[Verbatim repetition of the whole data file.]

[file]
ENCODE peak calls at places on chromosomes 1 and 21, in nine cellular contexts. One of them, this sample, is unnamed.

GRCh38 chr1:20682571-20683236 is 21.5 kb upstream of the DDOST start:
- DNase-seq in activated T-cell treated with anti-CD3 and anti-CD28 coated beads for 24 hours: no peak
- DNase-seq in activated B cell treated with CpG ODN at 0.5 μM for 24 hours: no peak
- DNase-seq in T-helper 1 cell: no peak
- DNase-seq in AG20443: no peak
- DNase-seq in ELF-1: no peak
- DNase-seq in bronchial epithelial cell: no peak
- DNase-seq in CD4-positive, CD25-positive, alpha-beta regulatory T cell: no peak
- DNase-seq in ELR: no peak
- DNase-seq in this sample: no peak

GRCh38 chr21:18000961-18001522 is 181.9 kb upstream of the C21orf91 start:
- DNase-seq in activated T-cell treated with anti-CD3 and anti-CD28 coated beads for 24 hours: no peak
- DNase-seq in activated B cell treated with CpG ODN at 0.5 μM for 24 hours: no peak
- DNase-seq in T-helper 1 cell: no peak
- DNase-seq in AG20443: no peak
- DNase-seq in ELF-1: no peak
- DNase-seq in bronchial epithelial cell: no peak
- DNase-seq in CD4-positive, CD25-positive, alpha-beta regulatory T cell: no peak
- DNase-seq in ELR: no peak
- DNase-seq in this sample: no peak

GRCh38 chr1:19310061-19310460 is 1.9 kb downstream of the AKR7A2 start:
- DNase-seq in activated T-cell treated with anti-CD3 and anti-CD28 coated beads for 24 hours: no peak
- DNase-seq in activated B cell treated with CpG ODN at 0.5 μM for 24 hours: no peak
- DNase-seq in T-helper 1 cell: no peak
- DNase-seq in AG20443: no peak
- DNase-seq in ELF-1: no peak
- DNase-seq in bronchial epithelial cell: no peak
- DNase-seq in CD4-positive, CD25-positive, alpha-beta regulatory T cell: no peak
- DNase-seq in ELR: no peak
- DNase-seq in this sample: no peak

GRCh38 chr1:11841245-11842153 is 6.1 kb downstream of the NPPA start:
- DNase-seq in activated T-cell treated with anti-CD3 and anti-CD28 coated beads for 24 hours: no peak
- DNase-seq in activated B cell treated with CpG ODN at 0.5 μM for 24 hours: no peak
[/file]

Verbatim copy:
ENCODE peak calls at places on chromosomes 1 and 21, in nine cellular contexts. One of them, this sample, is unnamed.

GRCh38 chr1:20682571-20683236 is 21.5 kb upstream of the DDOST start:
- DNase-seq in activated T-cell treated with anti-CD3 and anti-CD28 coated beads for 24 hours: no peak
- DNase-seq in activated B cell treated with CpG ODN at 0.5 μM for 24 hours: no peak
- DNase-seq in T-helper 1 cell: no peak
- DNase-seq in AG20443: no peak
- DNase-seq in ELF-1: no peak
- DNase-seq in bronchial epithelial cell: no peak
- DNase-seq in CD4-positive, CD25-positive, alpha-beta regulatory T cell: no peak
- DNase-seq in ELR: no peak
- DNase-seq in this sample: no peak

GRCh38 chr21:18000961-18001522 is 181.9 kb upstream of the C21orf91 start:
- DNase-seq in activated T-cell treated with anti-CD3 and anti-CD28 coated beads for 24 hours: no peak
- DNase-seq in activated B cell treated with CpG ODN at 0.5 μM for 24 hours: no peak
- DNase-seq in T-helper 1 cell: no peak
- DNase-seq in AG20443: no peak
- DNase-seq in ELF-1: no peak
- DNase-seq in bronchial epithelial cell: no peak
- DNase-seq in CD4-positive, CD25-positive, alpha-beta regulatory T cell: no peak
- DNase-seq in ELR: no peak
- DNase-seq in this sample: no peak

GRCh38 chr1:19310061-19310460 is 1.9 kb downstream of the AKR7A2 start:
- DNase-seq in activated T-cell treated with anti-CD3 and anti-CD28 coated beads for 24 hours: no peak
- DNase-seq in activated B cell treated with CpG ODN at 0.5 μM for 24 hours: no peak
- DNase-seq in T-helper 1 cell: no peak
- DNase-seq in AG20443: no peak
- DNase-seq in ELF-1: no peak
- DNase-seq in bronchial epithelial cell: no peak
- DNase-seq in CD4-positive, CD25-positive, alpha-beta regulatory T cell: no peak
- DNase-seq in ELR: no peak
- DNase-seq in this sample: no peak

GRCh38 chr1:11841245-11842153 is 6.1 kb downstream of the NPPA start:
- DNase-seq in activated T-cell treated with anti-CD3 and anti-CD28 coated beads for 24 hours: no peak
- DNase-seq in activated B cell treated with CpG ODN at 0.5 μM for 24 hours: no peak